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Thursday, July 18, 2013

Liverpool Art Installation Attempts to Connect People to Fracking

From New Scientist:
Fracking hell or fracking bliss? Fracking Futures, an art installation at Liverpool's FACT gallery, gives visitors a chance to decide what they think of this controversial gas extraction technique. Its miniaturised fracking "rig" simulates the sounds, tremors and flames that a real one might produce, and appears to drill right through the gallery floor. 
Extracting gas from deep shale deposits by fracturing them – using a high-pressure mix of water, sand and chemicals – is a hot topic. For the last decade the US has been fracking hard and fast, and many other countries look set to follow suit. Interest is swelling in the UK, and the British Geological Survey recently released a report estimating that the north of England has around 35 trillion cubic metres of shale gas buried underground – enough to supply the country for decades.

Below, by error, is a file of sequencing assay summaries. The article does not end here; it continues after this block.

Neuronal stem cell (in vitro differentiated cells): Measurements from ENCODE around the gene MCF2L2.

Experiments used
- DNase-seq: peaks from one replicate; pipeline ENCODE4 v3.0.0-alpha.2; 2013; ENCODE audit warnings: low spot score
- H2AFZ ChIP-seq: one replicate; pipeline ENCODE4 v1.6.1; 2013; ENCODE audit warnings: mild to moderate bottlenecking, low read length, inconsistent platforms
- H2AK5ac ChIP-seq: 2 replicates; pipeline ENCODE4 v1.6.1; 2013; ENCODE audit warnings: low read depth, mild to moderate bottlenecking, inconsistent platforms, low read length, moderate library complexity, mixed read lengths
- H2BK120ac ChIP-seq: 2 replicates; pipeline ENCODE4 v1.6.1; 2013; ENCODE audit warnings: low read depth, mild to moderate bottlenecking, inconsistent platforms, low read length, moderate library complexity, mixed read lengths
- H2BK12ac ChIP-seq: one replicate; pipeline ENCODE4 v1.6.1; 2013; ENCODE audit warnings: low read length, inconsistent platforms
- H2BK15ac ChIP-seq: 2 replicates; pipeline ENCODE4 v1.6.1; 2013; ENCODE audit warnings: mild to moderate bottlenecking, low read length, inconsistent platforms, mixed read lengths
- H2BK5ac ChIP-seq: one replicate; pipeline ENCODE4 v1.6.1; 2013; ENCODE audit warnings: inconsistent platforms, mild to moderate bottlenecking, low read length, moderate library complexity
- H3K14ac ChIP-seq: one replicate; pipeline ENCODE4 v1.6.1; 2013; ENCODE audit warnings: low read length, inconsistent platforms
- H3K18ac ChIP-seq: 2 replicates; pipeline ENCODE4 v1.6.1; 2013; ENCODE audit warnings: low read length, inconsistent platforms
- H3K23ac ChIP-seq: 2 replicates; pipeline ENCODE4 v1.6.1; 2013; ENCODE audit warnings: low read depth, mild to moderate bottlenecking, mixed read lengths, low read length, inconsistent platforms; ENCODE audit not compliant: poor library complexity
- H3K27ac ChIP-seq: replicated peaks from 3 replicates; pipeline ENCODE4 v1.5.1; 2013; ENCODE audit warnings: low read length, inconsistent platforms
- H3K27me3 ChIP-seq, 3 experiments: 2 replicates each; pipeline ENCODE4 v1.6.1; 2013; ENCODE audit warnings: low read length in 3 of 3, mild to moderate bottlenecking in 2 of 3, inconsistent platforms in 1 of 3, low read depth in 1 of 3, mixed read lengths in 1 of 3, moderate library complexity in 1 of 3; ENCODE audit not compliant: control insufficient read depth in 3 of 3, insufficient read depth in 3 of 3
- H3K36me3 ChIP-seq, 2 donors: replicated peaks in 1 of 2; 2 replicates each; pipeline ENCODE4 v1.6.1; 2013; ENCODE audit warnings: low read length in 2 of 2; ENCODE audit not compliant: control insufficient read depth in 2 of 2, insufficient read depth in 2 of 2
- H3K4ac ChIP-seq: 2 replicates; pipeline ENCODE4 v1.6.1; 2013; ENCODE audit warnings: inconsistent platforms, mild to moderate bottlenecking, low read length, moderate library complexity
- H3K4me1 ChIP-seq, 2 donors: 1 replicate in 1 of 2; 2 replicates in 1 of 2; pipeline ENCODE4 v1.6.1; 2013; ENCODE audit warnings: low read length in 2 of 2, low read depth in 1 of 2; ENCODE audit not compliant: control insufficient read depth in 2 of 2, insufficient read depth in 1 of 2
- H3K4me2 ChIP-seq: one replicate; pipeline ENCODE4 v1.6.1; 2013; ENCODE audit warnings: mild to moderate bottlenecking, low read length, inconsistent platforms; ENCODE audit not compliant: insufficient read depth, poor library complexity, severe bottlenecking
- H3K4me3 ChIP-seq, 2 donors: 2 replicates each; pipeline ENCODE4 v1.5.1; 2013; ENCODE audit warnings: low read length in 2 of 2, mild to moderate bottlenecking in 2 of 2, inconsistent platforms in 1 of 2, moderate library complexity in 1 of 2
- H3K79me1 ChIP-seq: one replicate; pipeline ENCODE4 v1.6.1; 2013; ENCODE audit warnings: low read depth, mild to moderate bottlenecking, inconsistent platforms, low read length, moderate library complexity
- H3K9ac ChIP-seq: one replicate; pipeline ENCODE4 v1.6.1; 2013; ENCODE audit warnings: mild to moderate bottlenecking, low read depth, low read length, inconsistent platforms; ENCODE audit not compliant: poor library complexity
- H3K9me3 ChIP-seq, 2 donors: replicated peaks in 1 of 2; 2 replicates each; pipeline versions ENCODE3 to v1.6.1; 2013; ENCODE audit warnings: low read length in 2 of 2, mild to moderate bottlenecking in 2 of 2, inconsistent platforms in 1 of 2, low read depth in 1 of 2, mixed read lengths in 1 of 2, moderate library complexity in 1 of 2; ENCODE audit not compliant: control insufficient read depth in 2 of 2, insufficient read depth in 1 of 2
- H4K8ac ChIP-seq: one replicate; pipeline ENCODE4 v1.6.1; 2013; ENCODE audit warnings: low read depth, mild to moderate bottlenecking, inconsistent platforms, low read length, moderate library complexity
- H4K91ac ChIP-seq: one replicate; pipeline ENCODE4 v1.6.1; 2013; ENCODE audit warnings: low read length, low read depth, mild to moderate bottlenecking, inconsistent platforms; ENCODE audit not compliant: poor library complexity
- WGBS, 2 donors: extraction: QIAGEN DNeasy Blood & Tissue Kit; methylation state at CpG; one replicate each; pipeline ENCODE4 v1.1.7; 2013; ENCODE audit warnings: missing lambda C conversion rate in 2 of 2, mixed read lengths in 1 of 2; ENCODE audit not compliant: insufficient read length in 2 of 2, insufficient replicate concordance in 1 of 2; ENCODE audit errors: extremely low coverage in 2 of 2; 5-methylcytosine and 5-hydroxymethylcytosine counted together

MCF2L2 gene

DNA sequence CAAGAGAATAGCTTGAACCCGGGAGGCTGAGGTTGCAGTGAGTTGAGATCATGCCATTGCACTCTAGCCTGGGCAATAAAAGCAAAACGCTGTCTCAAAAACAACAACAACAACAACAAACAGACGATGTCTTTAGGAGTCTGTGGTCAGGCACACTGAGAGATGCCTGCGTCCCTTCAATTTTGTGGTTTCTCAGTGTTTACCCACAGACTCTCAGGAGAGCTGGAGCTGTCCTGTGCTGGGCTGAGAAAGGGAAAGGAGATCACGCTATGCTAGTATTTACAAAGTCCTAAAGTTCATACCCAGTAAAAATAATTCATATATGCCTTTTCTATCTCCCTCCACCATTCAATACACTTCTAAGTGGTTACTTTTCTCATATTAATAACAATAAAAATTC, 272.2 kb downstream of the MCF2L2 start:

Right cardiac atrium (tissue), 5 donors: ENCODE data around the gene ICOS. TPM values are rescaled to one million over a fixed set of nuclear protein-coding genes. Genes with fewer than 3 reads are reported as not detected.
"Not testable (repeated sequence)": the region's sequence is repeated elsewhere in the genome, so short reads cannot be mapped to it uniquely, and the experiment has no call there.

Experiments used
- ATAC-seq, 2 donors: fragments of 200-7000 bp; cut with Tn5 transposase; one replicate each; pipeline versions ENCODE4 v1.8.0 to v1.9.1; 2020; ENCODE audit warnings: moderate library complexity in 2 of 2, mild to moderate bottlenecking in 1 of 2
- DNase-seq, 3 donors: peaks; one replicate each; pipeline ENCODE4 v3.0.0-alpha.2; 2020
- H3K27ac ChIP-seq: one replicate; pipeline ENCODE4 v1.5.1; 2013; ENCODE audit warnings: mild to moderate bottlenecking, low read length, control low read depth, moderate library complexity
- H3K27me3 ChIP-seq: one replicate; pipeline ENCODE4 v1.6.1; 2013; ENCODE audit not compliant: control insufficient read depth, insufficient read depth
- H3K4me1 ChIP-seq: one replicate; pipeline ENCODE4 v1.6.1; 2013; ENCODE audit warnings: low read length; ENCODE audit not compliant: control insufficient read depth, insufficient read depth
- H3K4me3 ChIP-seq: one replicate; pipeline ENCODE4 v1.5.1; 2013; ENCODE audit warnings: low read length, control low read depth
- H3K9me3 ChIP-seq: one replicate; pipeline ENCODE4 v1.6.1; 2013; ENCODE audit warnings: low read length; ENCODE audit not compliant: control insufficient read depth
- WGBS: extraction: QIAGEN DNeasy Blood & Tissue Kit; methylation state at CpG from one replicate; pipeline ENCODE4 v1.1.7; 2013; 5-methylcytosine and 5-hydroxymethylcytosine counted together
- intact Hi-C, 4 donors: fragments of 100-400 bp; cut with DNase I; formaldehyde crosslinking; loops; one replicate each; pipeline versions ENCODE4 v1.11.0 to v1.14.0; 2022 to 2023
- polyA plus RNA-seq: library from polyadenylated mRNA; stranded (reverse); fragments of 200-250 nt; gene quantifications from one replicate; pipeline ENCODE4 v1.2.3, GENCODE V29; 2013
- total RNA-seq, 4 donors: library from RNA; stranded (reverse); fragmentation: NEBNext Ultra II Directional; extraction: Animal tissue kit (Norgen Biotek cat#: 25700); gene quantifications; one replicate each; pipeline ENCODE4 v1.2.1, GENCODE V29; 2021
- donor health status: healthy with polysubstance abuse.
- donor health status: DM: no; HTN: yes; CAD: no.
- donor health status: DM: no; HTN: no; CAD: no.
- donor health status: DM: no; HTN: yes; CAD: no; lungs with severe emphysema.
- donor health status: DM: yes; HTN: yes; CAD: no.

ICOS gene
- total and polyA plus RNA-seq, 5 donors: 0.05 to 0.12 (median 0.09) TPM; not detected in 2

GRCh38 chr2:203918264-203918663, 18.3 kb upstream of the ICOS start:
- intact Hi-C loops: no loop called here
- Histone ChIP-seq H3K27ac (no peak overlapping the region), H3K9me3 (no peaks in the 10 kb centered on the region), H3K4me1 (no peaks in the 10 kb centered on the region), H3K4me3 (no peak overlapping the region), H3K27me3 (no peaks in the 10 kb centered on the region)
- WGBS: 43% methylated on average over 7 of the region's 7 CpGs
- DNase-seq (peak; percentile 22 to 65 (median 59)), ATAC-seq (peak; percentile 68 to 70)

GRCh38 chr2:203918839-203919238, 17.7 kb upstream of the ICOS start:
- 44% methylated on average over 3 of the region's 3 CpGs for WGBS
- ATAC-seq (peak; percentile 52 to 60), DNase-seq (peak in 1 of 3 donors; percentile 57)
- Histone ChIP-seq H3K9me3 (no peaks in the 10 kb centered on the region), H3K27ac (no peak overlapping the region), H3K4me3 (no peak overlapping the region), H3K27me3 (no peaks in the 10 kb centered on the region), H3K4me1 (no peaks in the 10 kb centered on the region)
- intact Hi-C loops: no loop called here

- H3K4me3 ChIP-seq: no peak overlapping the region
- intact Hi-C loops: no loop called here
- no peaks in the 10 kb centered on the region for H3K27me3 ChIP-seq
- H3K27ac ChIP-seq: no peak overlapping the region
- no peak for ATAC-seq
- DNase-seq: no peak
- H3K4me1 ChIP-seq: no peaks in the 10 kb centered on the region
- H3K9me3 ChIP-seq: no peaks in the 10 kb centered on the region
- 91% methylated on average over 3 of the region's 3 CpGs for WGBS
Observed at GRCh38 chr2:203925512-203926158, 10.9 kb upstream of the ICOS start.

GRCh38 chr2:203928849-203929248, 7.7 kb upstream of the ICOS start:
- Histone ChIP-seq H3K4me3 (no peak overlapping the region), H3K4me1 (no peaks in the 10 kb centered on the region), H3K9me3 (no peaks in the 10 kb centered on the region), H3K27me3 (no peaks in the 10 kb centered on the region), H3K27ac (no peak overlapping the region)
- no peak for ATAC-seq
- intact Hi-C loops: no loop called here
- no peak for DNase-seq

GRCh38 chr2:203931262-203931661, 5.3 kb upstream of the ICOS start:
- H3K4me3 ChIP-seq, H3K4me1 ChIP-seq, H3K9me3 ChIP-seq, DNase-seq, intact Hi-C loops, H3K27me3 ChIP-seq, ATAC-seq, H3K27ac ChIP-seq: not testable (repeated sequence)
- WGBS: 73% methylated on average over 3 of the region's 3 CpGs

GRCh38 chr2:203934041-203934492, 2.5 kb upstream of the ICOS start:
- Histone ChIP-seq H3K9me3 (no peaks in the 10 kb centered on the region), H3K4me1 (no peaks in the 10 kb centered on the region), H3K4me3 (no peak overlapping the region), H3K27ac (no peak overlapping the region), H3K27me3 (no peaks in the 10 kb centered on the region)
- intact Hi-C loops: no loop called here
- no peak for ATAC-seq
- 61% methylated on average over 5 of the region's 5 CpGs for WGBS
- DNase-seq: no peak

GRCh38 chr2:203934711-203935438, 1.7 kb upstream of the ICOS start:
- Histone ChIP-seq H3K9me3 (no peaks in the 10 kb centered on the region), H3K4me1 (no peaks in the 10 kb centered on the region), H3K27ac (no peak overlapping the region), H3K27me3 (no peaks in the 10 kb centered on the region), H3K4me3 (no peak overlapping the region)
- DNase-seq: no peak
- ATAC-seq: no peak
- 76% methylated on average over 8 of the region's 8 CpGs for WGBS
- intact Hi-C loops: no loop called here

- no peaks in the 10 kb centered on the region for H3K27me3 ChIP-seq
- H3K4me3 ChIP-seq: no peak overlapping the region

So what would it be like to have a fracking rig in your back yard? Put on your hard hat and enter the darkened gallery, and you immediately experience a sense of unease. The noise hits you hard, a pounding rhythmic bass sending vibrations right through you. Suddenly the red rig lights up and the drill rotates down through the rubble-strewn floor. The noise crescendoes, like a jet taking off, and metallic hammering accompanies the sinister smoke rising out of the drill hole. And then, as quickly as it started, it all stops. Forlorn bird cries ring out across a pool of effluent, and random methane flares hit you with a dry wall of heat.
Read the whole article here. 

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